Sunday 24 March 2019 ,
Sunday 24 March 2019 ,
Latest News
  • Non-MPO teachers, employees continue demonstrations
  • Quader’s condition improves further: Doctor
  • HC revokes Ruhul Amin’s bail over Subarnachar gang rape
  • Tearful Muslims' "March for Love" through Christchurch
  • Ershad relieves GM Quader from cochairman’s post
20 June, 2018 00:00 00 AM
Print

Can IV fluids harm the brain of those with serious diabetes complication?

Can IV fluids harm the brain of those with serious diabetes complication?

For years, doctors thought that giving IV fluids too quickly could trigger brain swelling in children experiencing a serious diabetes complication called ketoacidosis. But new research now suggests the treatment is safe. In four different scenarios, the rate of fluid replacement, as well as the concentration of saline (salt) in that fluid, didn't raise the risk of brain injury.

"We have to get away from thinking that the cause of brain injury is overly rapid infusion of fluids, and pay attention to the clinical status of the patient and not overly restrict fluids," said senior study author Dr Nicole Glaser. She's a professor of pediatrics in the section of endocrinology at the University of California, Davis.

Diabetic ketoacidosis (DKA) occurs when insulin levels are very low, Glaser said. Insulin is a hormone that helps transport sugar from foods into the body's cells. Without insulin, cells cannot take in sugar for fuel and it builds up in the bloodstream.

In the absence of enough insulin, fat is broken down for fuel instead. When the body uses fat for fuel, a byproduct of this process is ketones. A little bit of ketones is normal, and can be seen in people when they're dieting, Glaser said. But when ketone levels rise far beyond what's normal, the blood becomes highly acidic.

Diabetic ketoacidosis is often seen in children newly diagnosed with type 1 diabetes. That's a condition that causes the immune system to mistakenly attack healthy, insulin-producing cells in the pancreas. Someone with type 1 diabetes no longer makes enough insulin on their own, and must replace the lost insulin with injections or through the use of an insulin pump.

Dr. Mark Sperling wrote an editorial that accompanied the new study. "About 20,000 children are diagnosed with type 1 diabetes every year, and of those, about one-third to one-half will have DKA," he said.

Diabetic ketoacidosis can also occur when people forget to take an insulin injection, or if there's a problem with their insulin pump, Sperling noted. He's a professorial lecturer in pediatric endocrinology and diabetes at the Icahn School of Medicine at Mount Sinai, in New York City.

One reason why fast fluid replacement was implicated as a potential cause of brain injury is that children who have severe DKA are very dehydrated. And kids who are more dehydrated would get more fluids, and get them faster. When doctors looked back to see what type of treatment those who ended up with brain injuries had, the one thing that stood out was the fast fluid replacement.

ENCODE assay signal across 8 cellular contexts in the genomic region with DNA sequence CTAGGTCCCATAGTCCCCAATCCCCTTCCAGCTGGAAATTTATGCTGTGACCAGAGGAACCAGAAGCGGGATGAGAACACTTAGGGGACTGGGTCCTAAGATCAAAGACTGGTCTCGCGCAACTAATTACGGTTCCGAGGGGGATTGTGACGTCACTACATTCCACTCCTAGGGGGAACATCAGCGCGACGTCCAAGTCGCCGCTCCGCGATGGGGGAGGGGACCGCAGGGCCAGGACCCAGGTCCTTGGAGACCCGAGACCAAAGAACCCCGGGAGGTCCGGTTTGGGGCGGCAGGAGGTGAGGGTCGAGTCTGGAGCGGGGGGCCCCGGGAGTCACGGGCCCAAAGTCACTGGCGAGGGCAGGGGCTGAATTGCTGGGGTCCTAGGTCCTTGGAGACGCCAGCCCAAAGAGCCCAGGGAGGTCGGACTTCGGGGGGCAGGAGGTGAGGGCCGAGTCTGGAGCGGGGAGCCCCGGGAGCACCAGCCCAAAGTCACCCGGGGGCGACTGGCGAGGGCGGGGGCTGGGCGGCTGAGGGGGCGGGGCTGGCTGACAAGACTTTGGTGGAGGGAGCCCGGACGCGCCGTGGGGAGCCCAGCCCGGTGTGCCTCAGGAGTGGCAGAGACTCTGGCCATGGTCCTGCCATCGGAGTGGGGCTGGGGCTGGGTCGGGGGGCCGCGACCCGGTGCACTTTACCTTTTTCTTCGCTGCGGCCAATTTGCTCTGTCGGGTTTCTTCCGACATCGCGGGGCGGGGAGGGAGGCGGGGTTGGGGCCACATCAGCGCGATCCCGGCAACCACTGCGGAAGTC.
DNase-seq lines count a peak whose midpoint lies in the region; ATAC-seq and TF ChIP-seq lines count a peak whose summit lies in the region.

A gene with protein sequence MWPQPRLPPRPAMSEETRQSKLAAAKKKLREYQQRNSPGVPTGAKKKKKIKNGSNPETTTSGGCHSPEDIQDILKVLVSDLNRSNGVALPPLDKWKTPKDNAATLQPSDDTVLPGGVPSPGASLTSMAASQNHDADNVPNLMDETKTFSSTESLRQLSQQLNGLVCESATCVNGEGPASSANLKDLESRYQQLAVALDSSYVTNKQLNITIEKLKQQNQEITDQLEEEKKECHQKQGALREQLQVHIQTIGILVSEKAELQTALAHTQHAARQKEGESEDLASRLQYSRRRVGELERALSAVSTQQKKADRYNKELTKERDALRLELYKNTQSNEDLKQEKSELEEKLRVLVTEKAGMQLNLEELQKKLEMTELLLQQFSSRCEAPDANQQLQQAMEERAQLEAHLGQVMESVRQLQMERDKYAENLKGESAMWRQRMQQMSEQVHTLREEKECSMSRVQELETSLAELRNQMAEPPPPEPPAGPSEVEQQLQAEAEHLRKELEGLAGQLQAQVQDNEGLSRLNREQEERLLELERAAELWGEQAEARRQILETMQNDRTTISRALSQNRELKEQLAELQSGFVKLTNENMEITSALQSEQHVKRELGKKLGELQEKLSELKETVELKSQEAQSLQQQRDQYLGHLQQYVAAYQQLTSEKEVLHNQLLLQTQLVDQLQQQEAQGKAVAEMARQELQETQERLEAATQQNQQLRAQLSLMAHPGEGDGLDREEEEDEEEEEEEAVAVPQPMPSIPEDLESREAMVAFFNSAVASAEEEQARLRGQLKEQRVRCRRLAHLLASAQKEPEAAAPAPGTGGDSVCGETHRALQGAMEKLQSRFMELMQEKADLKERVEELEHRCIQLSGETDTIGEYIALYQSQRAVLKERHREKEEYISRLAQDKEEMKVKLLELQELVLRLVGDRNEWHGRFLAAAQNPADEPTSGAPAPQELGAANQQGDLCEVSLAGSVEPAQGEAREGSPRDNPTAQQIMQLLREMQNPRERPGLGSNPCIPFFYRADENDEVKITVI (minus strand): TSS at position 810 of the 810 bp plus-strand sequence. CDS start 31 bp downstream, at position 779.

"But this theory neglected to account for the severity of illness, and because it looked like a connection between excess fluid and brain injury, the standard treatment became fluid infusion at very low rates and quite slow," Glaser explained.

The study included almost 1,300 children with diabetic ketoacidosis at 13 medical centers. The children were randomly assigned to one of four treatment regimens: a 0.9 percent saline concentration delivered at a rapid or slow rate, or 0.45 per cent saline content with a rapid or slow rate of infusion.

The researchers tested memory and IQ two to six months after recovery from DKA.

Twelve children had brain injury during the study, and one died, according to the report.

But the researchers saw no statistically significant differences between the treatment groups during treatment for diabetic ketoacidosis, or in the long-term follow-up testing of their memory and IQ scores.

                                                                                          

HealthDay

 

Comments

Poll
Today's Question »
State minister for power Nasrul Hamid yesterday said everyone to have access to electricity by June. Do you think the feat achievable by the timeframe?
 Yes
 No
 No Comment
Yes 54.6%
No 41.7%
No Comment 3.8%
Most Viewed
Digital Edition
Archive
SunMonTueWedThuFri Sat
0102
03040506070809
10111213141516
17181920212223
24252627282930
31
More Op-ed stories
Opportunities for rights-based work It is really encouraging to see that the present government has allocated the highest amount of budget ever in the history Bangladesh for the next 2018-19 fiscal year, which is Taka 464,753 crore. Although…

Copyright © All right reserved.

Editor : M. Shamsur Rahman

Published by the Editor on behalf of Independent Publications Limited at Media Printers, 446/H, Tejgaon I/A, Dhaka-1215.
Editorial, News & Commercial Offices : Beximco Media Complex, 149-150 Tejgaon I/A, Dhaka-1208, Bangladesh. GPO Box No. 934, Dhaka-1000.

Editor : M. Shamsur Rahman
Published by the Editor on behalf of Independent Publications Limited at Media Printers, 446/H, Tejgaon I/A, Dhaka-1215.
Editorial, News & Commercial Offices : Beximco Media Complex, 149-150 Tejgaon I/A, Dhaka-1208, Bangladesh. GPO Box No. 934, Dhaka-1000.

Disclaimer & Privacy Policy
....................................................
About Us
....................................................
Contact Us
....................................................
Advertisement
....................................................
Subscription

Powered by : Frog Hosting